Windows 10X was originally intended to debut on dual-screen devices, like the Surface Neo, before later coming to laptops. Last May, Microsoft announced a “pivot” to “focus toward single-screen Windows 10X devices” amid the work-from-home surge. A “near final version” of Windows 10X has now leaked, and it reveals some key similarities to Chrome OS.

The Verge’s Tom Warren this evening shared a pair of videos on Twitter showing off the Windows 10X build. Per a ZDNet report last July, this OS is supposed to launch in the spring and targeted “primarily for businesses (especially first-line workers) and education.” Given the timing, what’s being shown off today is presumably the initial version that ships.

We first see that the Windows 10X homescreen consists of a taskbar and wallpaper. It’s not clear if files, folders, and apps can be pinned to a desktop, but Chrome OS also lacks such a capability. This approach is simpler to help maintain cross-device sync and not have files placed in more than one location. Meanwhile, the open or pinned apps in the taskbar are centered, like on Chromebooks, rather than being populated from left-to-right on Windows 10.

The first item below opens a fullscreen launcher that starts with a “Search the web or your devices” field. For comparison, the one on Chrome OS prompts users to “Search your device, apps, settings, web…”

This is followed by a grid that features both “apps and websites.” The former is presumably comprised of Universal Windows Platform apps as 10X is rumored (via Windows Central) to not natively support legacy Win32 software, while Progressive Web Apps make up the latter category. From this launcher, Microsoft, like Google with Android apps, is not distinguishing the nature of applications.

Only 15 apps are shown at a time, with a “Show all” button in the top-right corner. A “Recent” section below this surfaces files and is more dedicated than the carousel that Chrome OS has to highlight one or two Docs, tabs, and apps.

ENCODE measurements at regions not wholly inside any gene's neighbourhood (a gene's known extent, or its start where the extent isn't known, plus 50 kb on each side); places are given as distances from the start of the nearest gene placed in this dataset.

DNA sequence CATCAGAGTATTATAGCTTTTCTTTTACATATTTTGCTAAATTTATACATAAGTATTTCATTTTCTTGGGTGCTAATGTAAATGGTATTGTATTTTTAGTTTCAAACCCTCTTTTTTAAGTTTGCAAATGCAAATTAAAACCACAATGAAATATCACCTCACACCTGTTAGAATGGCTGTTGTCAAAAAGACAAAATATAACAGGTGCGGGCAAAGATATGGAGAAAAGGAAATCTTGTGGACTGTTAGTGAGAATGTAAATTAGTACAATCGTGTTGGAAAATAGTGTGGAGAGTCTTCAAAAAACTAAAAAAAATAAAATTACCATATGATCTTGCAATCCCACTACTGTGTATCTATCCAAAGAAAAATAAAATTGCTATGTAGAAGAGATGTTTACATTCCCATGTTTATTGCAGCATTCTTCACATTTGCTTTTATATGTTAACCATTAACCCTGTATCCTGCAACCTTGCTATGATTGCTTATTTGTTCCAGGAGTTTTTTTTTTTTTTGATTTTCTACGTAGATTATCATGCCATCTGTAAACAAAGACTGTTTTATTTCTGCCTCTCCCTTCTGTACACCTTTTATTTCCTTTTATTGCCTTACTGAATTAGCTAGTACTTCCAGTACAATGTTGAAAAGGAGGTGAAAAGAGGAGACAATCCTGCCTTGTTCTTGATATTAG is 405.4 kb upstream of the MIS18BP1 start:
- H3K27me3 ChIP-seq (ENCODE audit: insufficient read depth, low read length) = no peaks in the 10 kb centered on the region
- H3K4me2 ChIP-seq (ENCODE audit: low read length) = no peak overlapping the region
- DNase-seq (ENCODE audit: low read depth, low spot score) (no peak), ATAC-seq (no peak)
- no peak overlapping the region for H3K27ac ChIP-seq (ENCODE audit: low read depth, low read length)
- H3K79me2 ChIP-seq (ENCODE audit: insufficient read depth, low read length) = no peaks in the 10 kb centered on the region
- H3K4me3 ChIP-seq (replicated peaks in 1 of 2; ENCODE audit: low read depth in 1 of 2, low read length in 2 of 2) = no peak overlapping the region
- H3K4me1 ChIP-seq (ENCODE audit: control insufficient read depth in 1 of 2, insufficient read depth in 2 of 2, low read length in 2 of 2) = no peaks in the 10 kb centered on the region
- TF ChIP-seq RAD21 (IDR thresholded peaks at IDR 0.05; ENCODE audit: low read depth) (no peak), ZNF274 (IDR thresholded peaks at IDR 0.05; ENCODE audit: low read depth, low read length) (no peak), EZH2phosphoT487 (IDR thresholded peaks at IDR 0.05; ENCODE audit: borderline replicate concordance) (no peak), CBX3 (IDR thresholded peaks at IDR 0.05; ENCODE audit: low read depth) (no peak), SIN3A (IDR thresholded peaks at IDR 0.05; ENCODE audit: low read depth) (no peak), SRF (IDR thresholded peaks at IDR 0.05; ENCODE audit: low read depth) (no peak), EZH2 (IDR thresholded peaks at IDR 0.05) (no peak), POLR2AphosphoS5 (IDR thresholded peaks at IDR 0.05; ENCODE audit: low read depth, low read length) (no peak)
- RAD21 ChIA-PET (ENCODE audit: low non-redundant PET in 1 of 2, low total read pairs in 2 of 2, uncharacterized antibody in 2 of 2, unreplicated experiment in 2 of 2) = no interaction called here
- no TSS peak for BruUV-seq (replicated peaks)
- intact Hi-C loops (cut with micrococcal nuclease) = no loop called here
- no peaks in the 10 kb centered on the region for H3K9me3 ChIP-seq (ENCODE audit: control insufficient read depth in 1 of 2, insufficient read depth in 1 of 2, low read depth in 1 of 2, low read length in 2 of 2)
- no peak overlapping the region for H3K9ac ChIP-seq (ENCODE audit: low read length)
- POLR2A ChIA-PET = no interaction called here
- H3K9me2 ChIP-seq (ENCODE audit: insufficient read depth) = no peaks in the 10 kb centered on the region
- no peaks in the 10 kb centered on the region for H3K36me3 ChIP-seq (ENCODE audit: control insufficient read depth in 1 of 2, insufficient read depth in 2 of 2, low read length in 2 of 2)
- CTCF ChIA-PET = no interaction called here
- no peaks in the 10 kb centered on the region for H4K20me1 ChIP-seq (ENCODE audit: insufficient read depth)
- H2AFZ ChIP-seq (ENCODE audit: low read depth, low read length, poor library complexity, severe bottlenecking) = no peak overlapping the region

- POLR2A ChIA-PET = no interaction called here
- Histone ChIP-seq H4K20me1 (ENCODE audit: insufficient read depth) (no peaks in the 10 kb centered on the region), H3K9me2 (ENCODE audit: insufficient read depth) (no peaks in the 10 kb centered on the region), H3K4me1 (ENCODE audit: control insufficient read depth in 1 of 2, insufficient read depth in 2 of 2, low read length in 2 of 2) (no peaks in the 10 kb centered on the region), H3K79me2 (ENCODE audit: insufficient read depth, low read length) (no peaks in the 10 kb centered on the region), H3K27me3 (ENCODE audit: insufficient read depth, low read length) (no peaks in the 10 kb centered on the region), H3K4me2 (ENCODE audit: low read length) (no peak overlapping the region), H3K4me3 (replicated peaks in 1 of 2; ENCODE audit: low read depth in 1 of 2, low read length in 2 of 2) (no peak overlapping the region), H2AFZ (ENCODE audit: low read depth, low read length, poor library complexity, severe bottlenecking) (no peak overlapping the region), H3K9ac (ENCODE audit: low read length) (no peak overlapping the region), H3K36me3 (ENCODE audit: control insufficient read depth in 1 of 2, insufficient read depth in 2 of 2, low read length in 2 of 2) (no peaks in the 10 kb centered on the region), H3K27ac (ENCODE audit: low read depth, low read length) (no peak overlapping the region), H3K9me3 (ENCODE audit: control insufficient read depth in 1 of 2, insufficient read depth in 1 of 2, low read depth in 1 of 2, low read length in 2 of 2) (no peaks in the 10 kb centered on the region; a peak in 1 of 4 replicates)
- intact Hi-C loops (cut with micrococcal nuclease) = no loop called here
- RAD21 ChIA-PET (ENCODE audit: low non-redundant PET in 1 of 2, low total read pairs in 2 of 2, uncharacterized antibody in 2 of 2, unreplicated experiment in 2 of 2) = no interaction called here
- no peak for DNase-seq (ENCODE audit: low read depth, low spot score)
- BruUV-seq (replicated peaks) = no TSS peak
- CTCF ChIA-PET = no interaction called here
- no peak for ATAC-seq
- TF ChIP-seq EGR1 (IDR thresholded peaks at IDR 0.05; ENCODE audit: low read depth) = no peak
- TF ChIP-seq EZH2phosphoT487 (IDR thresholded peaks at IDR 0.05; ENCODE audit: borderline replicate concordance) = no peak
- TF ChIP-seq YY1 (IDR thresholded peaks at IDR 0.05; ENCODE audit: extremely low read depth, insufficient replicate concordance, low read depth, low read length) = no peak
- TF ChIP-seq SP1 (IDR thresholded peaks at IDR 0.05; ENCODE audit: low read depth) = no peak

Meanwhile, tapping the time in the bottom-right corner opens “Quick settings.” Arranged in a grid, users can make changes without leaving this panel, while there’s one slider to adjust volume. Like Chrome OS, it can be shrunk down to only show key preferences, while your profile image also appears here.

Another key similarity to the Chromebook experience is how “Notifications” are displayed in cards just above Quick settings with “Clear all” in the top-right.

Visual similarities aside, the most important part of Windows 10X might be the set-up process. As of this build, Warren notes how a Microsoft account and internet access is required for registration. This is not too different from Chrome OS requiring a Google Account — though “Browse as Guest” is always available — to keep bookmarks, apps, files, and settings in sync across devices.

Coupled with the reliance on online apps, this path Microsoft is taking Windows further proves that Google had the right idea with Chrome OS. Google’s core conceit back in 2009 — with the first consumer devices coming two years later — was that a cloud-centric operating system would be the future.

The past decade has shown that online document editing, cloud-based photo/video storage, game streaming, and web apps are enough to fit most people’s needs. As part of this new reality, applications and services are not locked down to one platform but rather live online for any OS with a browser. This allows the actual computer hardware to be commoditized and highly affordable.

Microsoft is now following in the same path to offer those cheaper devices that better compete with Chromebooks. While “Windows 10” is still in “Windows 10X,” it’s clear that the cloud is the primary experience driver. Meanwhile, the visual similarities to Chrome OS — not Windows — more or less prove that people are familiar and comfortable with the web model, so much so that past interface paradigms can be done away with for something much simpler.

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